Luckily, I never encountered the religious anti-D&D crusade. The people who tried to get me to stop playing did so strictly with the worry that it was distracting me from my schoolwork. They were probably right, but my grades were at least good enough that they didn't try all that hard.

    My high school librarian was a D&D player and she started up a gaming club for activity days. That was pretty cool, especially since I knew of no other female gamers at the time (early 1980's).

  15. Anonymous1:07 PM

    So... are Tlaloc and Margaret Sanger the same person?

    And yes, that's not a PC joke.

  16. Anonymous2:50 PM

    Margaret Sanger is the 20th century avatar of Tlaloc.

  17. I think the argument is that there is a moral dimension to simply depicting and participating in fictions. Those that depict goodies triumphing are doing something good, as compared to folks who depict Child Sacrifice Thanksgiving, who are doing something bad. (Let me acknowledge, at the possible cost of my apparent neutrality, that this argument coming from avowed Christians, especially on the subject of child sacrifice, is the height of irony. I'll have to assume they've never read Kierkegaard. Now there's Satanism for you!)

    Of course, with D&D, everyone was playing it differently. I am convinced that there there were people who wanted to be priests of Tlaoc because it was "metal," and GMs who wrote villages centered around civic Tlaoc worship because it was "realistic." I don't know for certain, but I find it hard to believe that those sorts of people suddenly started appearing once I got into gaming.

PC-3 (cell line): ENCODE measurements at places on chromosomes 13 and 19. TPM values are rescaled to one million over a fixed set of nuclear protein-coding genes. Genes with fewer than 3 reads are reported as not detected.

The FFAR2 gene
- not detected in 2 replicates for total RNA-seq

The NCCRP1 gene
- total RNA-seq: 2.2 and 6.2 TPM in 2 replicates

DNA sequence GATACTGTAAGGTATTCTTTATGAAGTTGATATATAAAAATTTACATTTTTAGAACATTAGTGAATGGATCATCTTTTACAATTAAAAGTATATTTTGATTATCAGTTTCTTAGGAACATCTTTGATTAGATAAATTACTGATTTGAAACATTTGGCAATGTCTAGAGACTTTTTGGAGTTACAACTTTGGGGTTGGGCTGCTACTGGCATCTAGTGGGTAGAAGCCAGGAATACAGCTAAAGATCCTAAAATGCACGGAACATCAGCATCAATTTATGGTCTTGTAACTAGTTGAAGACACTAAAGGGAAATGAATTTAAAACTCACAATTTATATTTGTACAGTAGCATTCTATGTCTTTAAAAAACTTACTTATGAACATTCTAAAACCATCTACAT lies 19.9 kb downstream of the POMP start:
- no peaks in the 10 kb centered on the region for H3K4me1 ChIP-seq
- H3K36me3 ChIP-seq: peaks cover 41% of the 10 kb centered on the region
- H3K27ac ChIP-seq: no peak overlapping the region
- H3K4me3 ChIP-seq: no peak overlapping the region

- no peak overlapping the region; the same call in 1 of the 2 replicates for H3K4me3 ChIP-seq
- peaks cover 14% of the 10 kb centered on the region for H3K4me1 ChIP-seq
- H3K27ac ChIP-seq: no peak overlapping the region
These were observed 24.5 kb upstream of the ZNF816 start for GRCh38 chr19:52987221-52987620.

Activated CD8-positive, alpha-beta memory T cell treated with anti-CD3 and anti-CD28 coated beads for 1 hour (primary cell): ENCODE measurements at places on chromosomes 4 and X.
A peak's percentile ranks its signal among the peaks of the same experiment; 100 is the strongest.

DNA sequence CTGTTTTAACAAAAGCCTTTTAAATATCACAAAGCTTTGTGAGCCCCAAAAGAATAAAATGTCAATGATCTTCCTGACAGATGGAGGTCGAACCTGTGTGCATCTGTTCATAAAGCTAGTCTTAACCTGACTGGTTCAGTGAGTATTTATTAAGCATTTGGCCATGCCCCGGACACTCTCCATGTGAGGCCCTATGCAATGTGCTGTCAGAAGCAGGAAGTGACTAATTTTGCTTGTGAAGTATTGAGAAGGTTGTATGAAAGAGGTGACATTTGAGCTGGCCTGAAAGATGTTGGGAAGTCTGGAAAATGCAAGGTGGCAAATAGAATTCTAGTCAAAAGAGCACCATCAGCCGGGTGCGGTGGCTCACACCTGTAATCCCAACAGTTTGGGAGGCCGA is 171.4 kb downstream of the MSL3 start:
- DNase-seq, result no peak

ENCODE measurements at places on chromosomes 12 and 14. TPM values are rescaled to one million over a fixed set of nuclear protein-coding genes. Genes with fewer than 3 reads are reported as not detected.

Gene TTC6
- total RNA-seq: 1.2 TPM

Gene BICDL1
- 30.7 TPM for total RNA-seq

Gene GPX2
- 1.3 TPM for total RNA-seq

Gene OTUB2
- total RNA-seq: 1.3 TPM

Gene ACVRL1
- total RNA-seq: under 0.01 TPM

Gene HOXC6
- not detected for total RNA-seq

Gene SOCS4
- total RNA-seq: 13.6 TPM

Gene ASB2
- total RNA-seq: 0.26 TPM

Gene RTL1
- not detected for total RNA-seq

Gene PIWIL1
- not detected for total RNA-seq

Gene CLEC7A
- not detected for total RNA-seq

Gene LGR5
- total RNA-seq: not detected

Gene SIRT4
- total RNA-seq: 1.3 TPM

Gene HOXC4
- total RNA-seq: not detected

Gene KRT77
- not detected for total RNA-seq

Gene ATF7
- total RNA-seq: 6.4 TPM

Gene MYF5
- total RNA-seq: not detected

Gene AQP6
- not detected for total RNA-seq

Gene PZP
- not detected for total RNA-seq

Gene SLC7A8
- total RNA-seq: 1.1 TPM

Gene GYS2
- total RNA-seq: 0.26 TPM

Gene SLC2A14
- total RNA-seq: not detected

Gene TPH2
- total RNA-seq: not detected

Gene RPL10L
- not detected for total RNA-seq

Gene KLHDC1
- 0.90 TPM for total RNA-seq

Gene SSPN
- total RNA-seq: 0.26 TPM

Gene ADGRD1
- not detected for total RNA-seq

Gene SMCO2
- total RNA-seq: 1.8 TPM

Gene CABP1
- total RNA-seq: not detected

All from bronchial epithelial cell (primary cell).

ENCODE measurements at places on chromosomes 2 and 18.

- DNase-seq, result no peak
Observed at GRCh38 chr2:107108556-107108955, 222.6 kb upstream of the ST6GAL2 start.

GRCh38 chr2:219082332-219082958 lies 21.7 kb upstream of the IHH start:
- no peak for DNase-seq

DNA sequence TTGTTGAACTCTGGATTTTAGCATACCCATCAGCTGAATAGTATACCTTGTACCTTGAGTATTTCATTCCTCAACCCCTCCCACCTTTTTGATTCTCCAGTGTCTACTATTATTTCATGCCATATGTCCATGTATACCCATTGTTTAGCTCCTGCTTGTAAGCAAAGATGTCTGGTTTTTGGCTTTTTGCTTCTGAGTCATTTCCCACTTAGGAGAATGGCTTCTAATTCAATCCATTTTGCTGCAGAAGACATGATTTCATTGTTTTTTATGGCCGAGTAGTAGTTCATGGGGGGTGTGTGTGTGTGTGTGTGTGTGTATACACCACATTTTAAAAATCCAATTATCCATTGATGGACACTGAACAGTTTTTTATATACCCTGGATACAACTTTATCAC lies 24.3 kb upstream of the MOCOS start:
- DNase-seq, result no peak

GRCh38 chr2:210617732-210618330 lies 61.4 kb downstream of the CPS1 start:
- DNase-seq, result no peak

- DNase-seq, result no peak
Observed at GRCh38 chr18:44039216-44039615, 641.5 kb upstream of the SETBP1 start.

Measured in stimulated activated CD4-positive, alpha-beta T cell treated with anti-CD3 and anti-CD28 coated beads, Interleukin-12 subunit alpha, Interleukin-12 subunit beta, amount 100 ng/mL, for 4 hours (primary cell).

I want to say that there's a neutral ground that this entry occupies, but in the end, what's the difference in my responsibility between saying "My character has a beer" and "The Evil Priest laughs maniacally as his ecstatic worshippers throw still more infants on the fire"? I'm equally the source of the imagined events, and I think the argument that "it's all a game" or "it's just imaginary" falls flat, especially when some of the same people who say that at other times argue that these games are capable of just as much meaning and importance as any other art, in which case depiction is statement, in which case the form should be judged, in some way, by what it depicts and how.

    I guess the saving grace has to be in some elusive quality of "taste," "maturity," etc.

  18. Great post, JRients. My town went through a similar persecution. For one of my later birthdays, my mom presented me with a scrapbook of all the articles and letters in the local paper. I'll scan it and put it online one of these days because it's quite entertaining to read.

  19. Anonymous4:33 PM

    Oh kittens are out, Just not enough meat to bone ratio. Puppys, now them are good eating.

    Is it wrong that I find that teacher kind of hot?

  20. @ Biff: I like the way you discuss the issues, man.

    And yeah, that teacher has kind of a Jami Gertz thing going on, I can see it.

  21. I'll preface this by saying that I am what is popularly considered a fundamentalist, conservative, Bible-thumping Christian (and, yes, I did laugh at the Margaret Sanger joke).

    I started gaming in the mid-eighties, and so I experienced the whole 'Satanic panic' thing, as well. In brief, there was concern by all (except me), but in our family it didn't last long. My parents, too, are fundamentalist, conservative, Bible-thumping Christians. Our faith wasn't the problem - communication was. Fortunately, we communicated.